According to the most recent statistics from the Center for Disease Control, some of the highest rates of clinical depression occur in the Gulf Coast; Louisiana is at the top of that list along with Mississippi and Alabama. Additionally, women are twice as likely to experience symptoms of depression compared to men and, because most affordable insurance plans do not include coverage for psychiatrists, you’ve got a lethal combination for a disease which, if left untreated, can not only seriously affect the woman who suffers from it, but also her entire family. Nevertheless, there is a solution that is cost efficient and avoids the stigma of psychological care on your health record. According to Dr. Christy Valentine, all it takes is an honest conversation with your primary care physician.
Women today are not only mothers, but also professionals as well as wives, sisters and daughters. The challenge of fulfilling each role is daunting and juggling all of them sometimes makes us feel inadequate if we feel we’re not living up to our own standards let alone the expectations of our peers and our family. This can easily translate into what could become a vicious downward spiral. Anxiety can lead to changes in eating, sleep patterns and affect our daily routine; once that sets in, so does the depression where we stop paying attention to ourselves with the hopes of satisfying others. Unfortunately, this can lead to self-medication with drugs and alcohol in order to avoid the bad feelings and the humbling task of seeking out psychiatric care.
Dr. Valentine, who is a primary care physician with specialties in internal medicine and pediatrics, explained that becoming depressed doesn’t happen overnight and the symptoms are often more initially physical. “With this disease, it whispers at you before it really starts to scream,” said Valentine. “People will often come in with a physical manifestation; they’ll be experiencing fatigue and some women complain about back pain.” Depression doesn’t occur at an average age in anyone, but usually surrounds life-altering experiences, such as moving out of a parent’s home, loss of a job or, for someone who is very independent, taking on the responsibility of marriage. “Anytime you’re involved in life-changing events that you’re not comfortable with, it can lead to problems with depression,” explained Valentine who likened addressing emotional issues to losing air pressure while flying. “You need to put your mask on before trying to help anyone else. Be true to yourself and do things that make you happy, not just because it interests your husband or your child.”
Other than just familiarity, talking to your primary care physician is beneficial because they know your entire medical history and can confirm that there’s nothing physically wrong prior to exploring other treatments. Valentine said she might notice changes in patients after their last visit and that opens up the conversation. She noted that treating depression or anxiety with medication is not a lifetime commitment. “We’re treating you at this moment and we’ll re-evaluate the situation in a few months and find a time that’s right for you to stop taking medication,” said Valentine. “A lot of people fear that they’re going to be on medication the rest of their lives and never be able to be normal without it. We educate them and tell them that there are true chemical imbalances that can make you not function well…when it affects your everyday life experiences, that’s the time to come in so we can head it off.”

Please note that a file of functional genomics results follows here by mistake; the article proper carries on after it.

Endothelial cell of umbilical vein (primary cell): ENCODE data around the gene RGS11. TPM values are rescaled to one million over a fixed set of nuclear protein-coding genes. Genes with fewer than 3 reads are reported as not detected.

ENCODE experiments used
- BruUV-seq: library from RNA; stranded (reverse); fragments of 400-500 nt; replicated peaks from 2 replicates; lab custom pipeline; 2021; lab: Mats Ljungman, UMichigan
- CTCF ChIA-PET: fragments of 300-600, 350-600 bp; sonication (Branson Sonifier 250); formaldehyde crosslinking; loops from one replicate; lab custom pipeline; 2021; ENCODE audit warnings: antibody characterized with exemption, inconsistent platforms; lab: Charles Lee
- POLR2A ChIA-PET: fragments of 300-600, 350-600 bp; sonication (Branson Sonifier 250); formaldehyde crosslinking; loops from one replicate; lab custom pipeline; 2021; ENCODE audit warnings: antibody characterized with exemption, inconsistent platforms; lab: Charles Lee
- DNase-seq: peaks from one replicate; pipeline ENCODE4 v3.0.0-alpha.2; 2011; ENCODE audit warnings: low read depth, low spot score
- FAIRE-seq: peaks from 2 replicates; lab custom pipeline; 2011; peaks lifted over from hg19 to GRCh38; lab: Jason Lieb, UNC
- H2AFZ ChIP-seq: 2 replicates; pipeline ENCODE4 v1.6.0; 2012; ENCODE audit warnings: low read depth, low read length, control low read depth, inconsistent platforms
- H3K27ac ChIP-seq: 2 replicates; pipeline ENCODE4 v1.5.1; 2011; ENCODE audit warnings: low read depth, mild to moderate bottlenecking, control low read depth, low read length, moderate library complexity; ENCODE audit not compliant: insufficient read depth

By the time women make an appointment with Dr. Valentine to discuss their mental state, they already know something is definitely wrong and are sometimes self-medicating with alcohol or drugs. “If you have to ask yourself if you’re drinking too much—when otherwise it wouldn’t cross your mind—maybe you are,” said Valentine. “People also do not want to have prescriptions in their own name, thinking that it will haunt them and they will get medication like Valium and Xanax from other people.” Drugs and alcohol wreak havoc on a good night’s sleep, adding another element to an already vicious depressive cycle.
Even at that point, some women would rather calm their anxiety alone than seeking out help. “Women do not like to say that they need help because if they can’t do it themselves, then they must not be a good mom or wife. They think that no one else is having these same problems and if everyone else is doing good, why can’t they do it too.”
Valentine urges women who feel as if something just isn’t right to see their doctor immediately. She describes herself as a “professional secret-keeper” —as all primary care physicians should be—and believes that support from someone who treats both your mind and body is invaluable. “You can only give the people around you what you have…if you feel positive and confident, you can pass that on, but if you don’t, there’s no way you can pass that on to your family. It’s important that someone is looking at the whole you to make sure you’re a healthy person both mentally and physically.”
For more information, visit Dr. Valentine's website.